Last night I spent the night at my ‘new place’ for the next month — a spare bed at a Boy Scout camp in northeast Connecticut. Due to other stuff going on, I won’t be there tonight or tomorrow night, but I like working there.
Part of the reason I like working there is that the Scouts use “standards-based grading.” For every Merit Badge I teach, there’s a list of ten to fifteen requirements, and they’re pass-fail: either you’ve done them, or you haven’t.
In some ways this is not an ideal process for schools — I can’t imagine trying to mark off a 10-page paper the same way I evaluate forty or forty-five “Indian” arrows or dreamcatchers at camp, by checking off a box in a spreadsheet. But I find myself wondering if I CAN create a series of merit badges related to certain kinds of academic processes, like the 5-paragraph essay, the 2-3 page essay, and the research paper. It’s kind of like the recipe cards I did a while ago… this could be like that.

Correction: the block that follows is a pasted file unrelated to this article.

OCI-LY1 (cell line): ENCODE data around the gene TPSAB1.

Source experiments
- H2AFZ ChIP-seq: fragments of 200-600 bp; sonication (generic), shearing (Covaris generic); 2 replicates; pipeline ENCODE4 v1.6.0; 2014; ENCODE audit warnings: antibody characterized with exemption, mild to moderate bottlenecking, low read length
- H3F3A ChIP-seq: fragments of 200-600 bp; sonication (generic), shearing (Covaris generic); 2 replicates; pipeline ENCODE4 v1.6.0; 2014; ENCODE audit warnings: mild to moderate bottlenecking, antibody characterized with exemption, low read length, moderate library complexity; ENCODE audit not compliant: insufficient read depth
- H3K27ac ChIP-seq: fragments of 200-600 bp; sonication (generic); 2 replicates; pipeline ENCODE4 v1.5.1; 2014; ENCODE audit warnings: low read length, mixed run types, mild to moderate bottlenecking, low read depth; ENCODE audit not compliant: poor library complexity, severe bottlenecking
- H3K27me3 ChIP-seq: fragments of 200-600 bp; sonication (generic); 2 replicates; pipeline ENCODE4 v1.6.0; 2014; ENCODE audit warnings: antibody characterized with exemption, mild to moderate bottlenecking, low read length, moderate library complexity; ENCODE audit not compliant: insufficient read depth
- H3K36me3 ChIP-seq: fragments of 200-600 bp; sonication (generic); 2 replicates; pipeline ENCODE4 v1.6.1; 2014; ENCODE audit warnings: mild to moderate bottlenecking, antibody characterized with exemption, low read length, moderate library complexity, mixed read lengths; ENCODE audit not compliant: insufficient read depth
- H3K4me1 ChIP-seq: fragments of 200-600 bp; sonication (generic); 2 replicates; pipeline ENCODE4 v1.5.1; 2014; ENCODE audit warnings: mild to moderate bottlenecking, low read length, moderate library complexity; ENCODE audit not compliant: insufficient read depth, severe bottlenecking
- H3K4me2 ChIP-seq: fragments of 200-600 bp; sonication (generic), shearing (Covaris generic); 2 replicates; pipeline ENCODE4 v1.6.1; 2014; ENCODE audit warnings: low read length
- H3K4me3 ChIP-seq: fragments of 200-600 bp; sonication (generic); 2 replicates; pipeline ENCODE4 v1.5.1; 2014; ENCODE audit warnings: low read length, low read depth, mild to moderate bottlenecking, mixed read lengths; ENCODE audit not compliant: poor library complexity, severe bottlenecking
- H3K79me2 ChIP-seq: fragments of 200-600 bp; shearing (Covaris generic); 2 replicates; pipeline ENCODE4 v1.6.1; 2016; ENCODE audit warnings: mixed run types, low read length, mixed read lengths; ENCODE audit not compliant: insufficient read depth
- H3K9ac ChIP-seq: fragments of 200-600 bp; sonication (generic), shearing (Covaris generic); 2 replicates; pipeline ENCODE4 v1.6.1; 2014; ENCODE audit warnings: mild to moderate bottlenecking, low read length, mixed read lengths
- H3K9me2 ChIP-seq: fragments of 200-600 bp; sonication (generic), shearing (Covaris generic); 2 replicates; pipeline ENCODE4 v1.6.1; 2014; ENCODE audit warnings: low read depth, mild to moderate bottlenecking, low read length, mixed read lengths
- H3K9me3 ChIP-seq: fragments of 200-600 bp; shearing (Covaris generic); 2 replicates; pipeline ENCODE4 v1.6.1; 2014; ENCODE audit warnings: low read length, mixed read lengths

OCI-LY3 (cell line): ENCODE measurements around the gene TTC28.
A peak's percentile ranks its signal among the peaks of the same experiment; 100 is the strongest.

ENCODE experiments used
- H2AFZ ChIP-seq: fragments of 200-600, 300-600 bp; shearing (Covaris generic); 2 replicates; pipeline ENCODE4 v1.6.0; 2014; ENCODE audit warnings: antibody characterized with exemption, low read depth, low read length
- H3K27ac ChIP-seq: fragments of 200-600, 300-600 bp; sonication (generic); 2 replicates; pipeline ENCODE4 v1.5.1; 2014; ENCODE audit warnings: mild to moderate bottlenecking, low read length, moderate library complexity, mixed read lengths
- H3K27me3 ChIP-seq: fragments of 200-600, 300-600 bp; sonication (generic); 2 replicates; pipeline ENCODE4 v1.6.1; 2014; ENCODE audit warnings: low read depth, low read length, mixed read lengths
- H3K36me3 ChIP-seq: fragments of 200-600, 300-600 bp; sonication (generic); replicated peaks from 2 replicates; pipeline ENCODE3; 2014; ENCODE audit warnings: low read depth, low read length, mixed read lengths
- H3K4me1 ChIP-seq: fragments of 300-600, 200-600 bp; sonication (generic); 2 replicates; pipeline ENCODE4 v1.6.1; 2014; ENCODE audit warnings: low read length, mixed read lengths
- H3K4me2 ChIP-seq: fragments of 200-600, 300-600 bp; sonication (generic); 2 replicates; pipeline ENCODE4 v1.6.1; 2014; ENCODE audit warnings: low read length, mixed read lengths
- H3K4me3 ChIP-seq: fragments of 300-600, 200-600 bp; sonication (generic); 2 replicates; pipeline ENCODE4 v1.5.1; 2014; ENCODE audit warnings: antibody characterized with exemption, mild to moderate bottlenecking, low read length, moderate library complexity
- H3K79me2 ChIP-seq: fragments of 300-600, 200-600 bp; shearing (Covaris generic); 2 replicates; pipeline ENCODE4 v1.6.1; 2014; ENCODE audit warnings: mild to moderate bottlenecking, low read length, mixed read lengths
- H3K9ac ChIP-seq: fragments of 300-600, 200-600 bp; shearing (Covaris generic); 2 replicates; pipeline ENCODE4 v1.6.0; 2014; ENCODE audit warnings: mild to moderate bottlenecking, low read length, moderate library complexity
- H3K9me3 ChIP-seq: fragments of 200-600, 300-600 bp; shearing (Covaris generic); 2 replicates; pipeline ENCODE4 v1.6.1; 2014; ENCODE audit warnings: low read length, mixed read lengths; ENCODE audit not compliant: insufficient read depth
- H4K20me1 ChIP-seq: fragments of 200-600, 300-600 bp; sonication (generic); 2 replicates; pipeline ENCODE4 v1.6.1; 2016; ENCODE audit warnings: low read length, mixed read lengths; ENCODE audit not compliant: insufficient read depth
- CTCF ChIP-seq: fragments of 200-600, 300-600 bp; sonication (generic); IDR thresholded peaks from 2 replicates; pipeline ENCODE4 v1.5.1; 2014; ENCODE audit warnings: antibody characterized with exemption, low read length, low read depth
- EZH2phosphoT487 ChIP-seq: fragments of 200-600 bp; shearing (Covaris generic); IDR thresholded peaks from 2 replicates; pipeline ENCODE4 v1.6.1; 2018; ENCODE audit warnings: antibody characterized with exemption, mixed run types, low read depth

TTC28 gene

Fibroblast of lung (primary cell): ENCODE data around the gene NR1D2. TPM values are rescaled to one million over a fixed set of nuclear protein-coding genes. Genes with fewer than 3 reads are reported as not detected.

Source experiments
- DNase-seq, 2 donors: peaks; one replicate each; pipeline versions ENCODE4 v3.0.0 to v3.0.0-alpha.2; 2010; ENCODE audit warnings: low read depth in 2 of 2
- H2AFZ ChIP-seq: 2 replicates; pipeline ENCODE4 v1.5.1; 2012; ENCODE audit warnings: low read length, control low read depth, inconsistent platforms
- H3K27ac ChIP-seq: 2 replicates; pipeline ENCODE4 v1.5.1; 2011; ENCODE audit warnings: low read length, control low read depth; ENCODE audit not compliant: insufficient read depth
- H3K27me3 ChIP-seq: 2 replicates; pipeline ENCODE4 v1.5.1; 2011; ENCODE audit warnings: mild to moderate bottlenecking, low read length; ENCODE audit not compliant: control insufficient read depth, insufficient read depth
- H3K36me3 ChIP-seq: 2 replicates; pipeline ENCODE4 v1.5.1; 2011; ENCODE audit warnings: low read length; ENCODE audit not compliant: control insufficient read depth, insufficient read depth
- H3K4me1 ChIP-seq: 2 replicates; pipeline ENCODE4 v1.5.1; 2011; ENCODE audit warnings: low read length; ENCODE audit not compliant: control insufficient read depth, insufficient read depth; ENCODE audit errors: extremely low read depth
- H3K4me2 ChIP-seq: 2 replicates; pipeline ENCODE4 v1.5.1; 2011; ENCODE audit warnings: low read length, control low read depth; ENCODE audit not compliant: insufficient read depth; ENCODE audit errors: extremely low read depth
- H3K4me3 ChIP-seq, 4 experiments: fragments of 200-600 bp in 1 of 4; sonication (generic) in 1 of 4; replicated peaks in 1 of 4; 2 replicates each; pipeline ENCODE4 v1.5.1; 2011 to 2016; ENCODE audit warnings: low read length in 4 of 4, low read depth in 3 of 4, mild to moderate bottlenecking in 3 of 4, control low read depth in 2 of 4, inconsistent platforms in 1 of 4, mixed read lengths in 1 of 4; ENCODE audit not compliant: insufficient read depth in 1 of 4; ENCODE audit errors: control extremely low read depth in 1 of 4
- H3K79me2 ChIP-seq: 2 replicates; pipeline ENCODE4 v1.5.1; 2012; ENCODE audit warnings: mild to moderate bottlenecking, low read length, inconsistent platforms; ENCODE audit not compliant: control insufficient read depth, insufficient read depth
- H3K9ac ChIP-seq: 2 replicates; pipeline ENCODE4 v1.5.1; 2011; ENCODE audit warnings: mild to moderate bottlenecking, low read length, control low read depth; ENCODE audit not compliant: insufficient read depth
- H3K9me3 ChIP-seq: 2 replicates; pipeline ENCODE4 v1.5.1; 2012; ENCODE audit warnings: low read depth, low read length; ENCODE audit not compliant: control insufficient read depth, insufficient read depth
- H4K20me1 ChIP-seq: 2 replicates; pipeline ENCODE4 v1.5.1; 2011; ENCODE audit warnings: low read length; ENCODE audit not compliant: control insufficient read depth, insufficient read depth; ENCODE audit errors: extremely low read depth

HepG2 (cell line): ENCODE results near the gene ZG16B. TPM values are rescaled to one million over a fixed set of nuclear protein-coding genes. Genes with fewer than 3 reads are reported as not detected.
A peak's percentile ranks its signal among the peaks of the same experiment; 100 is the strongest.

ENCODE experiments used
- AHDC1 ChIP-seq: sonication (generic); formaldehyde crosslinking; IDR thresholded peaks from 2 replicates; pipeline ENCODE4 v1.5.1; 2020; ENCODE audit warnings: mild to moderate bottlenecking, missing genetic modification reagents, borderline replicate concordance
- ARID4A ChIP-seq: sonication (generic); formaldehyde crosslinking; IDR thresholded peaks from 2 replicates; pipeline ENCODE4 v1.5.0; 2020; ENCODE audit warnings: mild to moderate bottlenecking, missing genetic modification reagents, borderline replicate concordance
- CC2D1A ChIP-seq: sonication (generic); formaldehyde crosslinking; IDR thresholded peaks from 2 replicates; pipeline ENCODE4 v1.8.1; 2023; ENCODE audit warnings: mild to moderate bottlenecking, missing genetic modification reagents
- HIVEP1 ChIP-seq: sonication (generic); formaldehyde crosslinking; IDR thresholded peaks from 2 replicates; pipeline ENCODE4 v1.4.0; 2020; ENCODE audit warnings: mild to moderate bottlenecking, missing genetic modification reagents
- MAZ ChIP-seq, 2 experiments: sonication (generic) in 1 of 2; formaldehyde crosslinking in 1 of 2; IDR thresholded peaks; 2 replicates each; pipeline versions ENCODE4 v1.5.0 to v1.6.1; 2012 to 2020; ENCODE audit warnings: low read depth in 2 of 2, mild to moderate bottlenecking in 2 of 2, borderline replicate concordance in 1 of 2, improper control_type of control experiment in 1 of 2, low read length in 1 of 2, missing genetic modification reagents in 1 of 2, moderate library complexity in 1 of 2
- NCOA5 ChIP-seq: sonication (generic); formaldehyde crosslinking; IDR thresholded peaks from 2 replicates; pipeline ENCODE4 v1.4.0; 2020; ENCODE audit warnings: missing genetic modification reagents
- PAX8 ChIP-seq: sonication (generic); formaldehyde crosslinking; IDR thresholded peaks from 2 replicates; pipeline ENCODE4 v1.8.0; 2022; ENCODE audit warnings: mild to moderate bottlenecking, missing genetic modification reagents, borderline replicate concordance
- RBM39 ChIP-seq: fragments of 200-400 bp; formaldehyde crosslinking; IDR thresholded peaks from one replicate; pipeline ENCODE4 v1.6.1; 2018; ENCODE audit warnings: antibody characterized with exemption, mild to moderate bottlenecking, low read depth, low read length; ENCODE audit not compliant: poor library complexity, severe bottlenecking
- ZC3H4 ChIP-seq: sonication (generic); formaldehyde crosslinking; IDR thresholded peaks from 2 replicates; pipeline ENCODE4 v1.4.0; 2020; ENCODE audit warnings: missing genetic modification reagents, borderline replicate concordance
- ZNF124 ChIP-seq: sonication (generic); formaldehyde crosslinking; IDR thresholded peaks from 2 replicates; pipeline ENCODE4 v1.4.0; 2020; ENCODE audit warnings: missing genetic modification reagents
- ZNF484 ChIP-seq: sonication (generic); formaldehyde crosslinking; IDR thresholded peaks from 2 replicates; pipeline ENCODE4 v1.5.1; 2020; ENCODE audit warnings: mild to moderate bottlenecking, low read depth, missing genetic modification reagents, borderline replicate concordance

Ironically, the Boy Scouts I meet are incredibly intelligent — usually well-read, capable, skilled writers and readers and thinkers. But they regularly tell me, “I didn’t learn anything in school this year. I learn everything from going to camp.” I think a large part of it is how physical the work of teaching at camp is: I’m never in the classroom. Instead I’m in the forest, talking about Environmental Science by talking about specific plants and fungi on the forest floor. Or I’m talking about Soil and Water Conservation while standing in a an eroded gulley. Or I’m getting the kids to think about the past and Archaeology while standing in the ruins of an “Good Feelings”-era mill. Mobile computing may in fact make this kind of program possible in schools, but I see what my commenter in the last post is getting at. Marrying these two kinds of program may make school more relevant, and bringing more school-like things into my Scouting program may be more useful to the kids who say they don’t learn in school. Hmmm.